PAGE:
>    The gnulib list code will also need to be changed to return ENOMEM when
   >    necessary -- currently it just calls abort() when malloc fails.
   > 
   > Yes, we noticed that. Would be really nice to modify the list module
   > to not crash if 'xalloc_die' returns NULL (does nothing). Really, I
   > think that it is the only way to use the list module in a library.
   > 
   > I noticed that you are active in the gnulib development mailing
   > list. Would you want to raise the issue there?

   Yes, I was planning to raise it once I update c-strtod.

Superb! I don't know how many gnulib modules are relying on a
"killing" xalloc_die (I suspect that some of them) but would be really
good to have that fixed.

   > The (quite simple) parser for type 4 functions is implemented in
   > src/base/pdf-fp-func.[ch] and it already provides detection of syntax
   > errors and some run time errors.

   It's somewhat buggy though. I see numerous places where it will crash on
   ENOMEM, and since it uses strtod it will also fail in locales where the
   decimal point isn't "." (and I think it will also accept strings like
   "NAN" and numbers that use exponent notation, which shouldn't be
   accepted). Using common code where possible could make this more
   maintainable.

These are mainly lexical issues... maybe we could think about moving
the lexer module to the base layer. In that way the fp module could
use it in the little type 4 functions parser.

What do you (and people) think about that? If you agree I will open
some NEXT tasks to create the new module (and its tests, etc) and will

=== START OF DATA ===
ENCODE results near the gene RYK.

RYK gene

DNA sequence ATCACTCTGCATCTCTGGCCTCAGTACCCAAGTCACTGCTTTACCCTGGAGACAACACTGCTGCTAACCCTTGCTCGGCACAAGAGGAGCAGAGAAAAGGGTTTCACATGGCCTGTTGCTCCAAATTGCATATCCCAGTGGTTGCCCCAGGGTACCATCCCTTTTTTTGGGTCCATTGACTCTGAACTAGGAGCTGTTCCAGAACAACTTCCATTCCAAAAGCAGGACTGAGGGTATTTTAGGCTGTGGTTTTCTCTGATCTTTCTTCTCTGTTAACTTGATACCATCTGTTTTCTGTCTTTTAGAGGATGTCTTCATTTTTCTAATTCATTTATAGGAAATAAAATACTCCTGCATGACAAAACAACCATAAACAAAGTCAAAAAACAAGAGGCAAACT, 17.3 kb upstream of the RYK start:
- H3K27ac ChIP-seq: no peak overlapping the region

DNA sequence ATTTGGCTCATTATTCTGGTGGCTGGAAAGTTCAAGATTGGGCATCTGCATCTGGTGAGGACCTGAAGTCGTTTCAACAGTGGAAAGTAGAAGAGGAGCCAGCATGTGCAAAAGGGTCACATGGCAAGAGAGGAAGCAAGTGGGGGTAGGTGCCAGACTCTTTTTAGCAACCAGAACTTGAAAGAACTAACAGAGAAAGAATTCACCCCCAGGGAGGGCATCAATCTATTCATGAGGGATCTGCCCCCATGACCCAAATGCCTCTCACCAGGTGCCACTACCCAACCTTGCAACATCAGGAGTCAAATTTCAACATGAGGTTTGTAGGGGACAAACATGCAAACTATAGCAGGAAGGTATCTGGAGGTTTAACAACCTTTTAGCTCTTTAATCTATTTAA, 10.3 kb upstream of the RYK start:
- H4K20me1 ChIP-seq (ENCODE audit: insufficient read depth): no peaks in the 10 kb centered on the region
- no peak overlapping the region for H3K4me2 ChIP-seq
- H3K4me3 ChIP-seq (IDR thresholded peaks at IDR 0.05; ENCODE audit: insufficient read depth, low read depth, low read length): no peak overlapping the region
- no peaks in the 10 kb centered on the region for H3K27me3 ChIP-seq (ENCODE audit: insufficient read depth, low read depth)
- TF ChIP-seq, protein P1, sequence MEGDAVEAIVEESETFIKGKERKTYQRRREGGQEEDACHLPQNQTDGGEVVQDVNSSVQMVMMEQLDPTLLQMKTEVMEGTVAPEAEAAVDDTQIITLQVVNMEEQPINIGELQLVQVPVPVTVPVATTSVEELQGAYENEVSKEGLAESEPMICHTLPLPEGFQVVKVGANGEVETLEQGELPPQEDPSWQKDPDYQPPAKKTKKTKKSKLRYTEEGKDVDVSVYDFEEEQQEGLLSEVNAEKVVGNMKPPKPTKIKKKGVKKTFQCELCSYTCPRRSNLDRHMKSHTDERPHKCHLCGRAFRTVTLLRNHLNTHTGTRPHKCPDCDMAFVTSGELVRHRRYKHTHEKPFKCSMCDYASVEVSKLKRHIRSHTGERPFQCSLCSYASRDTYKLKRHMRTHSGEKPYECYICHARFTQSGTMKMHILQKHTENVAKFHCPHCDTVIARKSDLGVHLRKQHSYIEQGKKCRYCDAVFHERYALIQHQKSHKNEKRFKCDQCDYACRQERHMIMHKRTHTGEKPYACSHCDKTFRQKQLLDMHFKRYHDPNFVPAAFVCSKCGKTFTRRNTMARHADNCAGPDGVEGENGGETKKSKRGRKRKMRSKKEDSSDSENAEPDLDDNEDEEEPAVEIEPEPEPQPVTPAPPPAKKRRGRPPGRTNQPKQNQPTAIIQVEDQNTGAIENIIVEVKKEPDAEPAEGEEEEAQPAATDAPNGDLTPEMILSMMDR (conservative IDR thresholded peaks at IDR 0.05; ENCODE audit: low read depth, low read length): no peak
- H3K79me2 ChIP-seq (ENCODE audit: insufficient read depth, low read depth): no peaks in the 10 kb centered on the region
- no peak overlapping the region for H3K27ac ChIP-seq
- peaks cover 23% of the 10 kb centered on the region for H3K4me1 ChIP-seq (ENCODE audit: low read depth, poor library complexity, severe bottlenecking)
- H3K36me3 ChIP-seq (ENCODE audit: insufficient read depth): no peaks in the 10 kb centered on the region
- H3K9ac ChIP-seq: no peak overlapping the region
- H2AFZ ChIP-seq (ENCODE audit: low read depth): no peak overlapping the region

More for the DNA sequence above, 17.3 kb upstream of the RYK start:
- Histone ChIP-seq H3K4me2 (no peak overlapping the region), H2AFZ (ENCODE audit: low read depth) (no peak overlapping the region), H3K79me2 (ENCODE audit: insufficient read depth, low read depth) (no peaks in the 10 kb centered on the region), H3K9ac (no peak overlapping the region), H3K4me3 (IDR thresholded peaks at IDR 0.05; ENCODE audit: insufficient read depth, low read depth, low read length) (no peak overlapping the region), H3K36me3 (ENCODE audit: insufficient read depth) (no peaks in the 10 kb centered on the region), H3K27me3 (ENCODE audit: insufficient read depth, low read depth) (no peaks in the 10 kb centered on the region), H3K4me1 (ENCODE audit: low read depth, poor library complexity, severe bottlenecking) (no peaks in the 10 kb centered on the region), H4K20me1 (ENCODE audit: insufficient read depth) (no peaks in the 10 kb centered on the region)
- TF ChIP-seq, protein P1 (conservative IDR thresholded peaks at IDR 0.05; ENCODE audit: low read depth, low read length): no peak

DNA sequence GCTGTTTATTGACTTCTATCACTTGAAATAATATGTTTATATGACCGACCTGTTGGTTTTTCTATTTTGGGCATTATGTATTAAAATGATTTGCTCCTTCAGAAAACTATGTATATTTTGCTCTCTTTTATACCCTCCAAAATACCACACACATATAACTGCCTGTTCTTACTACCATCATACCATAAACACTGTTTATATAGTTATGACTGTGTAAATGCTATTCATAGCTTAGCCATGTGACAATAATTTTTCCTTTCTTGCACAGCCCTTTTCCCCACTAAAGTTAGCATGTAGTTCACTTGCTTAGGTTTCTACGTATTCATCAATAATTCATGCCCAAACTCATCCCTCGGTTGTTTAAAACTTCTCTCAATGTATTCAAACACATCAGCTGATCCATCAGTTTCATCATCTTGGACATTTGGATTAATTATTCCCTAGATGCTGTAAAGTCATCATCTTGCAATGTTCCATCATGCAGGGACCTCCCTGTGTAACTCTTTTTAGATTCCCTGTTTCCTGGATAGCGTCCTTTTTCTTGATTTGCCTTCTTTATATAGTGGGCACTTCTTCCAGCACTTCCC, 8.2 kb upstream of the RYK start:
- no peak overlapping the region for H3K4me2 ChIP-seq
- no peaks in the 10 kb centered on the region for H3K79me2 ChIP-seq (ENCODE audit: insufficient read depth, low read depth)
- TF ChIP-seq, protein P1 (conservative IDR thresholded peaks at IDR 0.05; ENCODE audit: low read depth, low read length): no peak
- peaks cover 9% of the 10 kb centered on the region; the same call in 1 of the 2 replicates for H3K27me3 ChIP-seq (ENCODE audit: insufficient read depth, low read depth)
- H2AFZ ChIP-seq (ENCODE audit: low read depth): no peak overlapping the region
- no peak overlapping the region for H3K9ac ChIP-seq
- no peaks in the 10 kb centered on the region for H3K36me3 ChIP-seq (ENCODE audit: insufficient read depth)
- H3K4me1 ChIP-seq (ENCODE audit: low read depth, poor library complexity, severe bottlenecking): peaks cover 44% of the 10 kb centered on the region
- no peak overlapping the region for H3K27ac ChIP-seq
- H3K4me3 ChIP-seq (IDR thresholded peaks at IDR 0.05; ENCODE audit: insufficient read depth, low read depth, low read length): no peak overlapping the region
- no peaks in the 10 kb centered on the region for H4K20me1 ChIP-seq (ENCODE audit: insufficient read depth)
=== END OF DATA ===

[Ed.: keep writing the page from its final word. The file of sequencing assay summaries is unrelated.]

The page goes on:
mark it as a dependency for the error reporting in type 4 functions.

   > For 'pdf_fp_func_4_new', since it is only used for type 4 functions,
   > the addition of a new parameter of type 'struct
   > *pdf_fp_func_4_errors_s' should do it.

   Why not just return an error status (pdf_status_t)?

   In general, how much detail should be provided when errors are
   detected?

In the case of the type 4 functions parser we need to be able to
generate detailed error messages: kind of error and line number
containing the error. Think on a PDF producer client application
letting the user to introduce a new pdf type 4 function definition
using some kind of user interface.

   In my code, I just return PDF_EBADFILE if I detect that the file
   isn't valid, since I don't expect users of the library to be
   interested in much more -- but I see a number of very specific
   errors in pdf-errors.h.

Well, still I am not really sure about that. I think that we should
not propagate the details about a invalid file to the document layer,
and pdf files are not text-based, but detailed information may be
useful for other purposes in the object layer. We will know while
working in the design.

-- 
Jose E. Marchesi  <address@hidden>
                  http://www.jemarch.net
GNU Project       http://www.gnu.org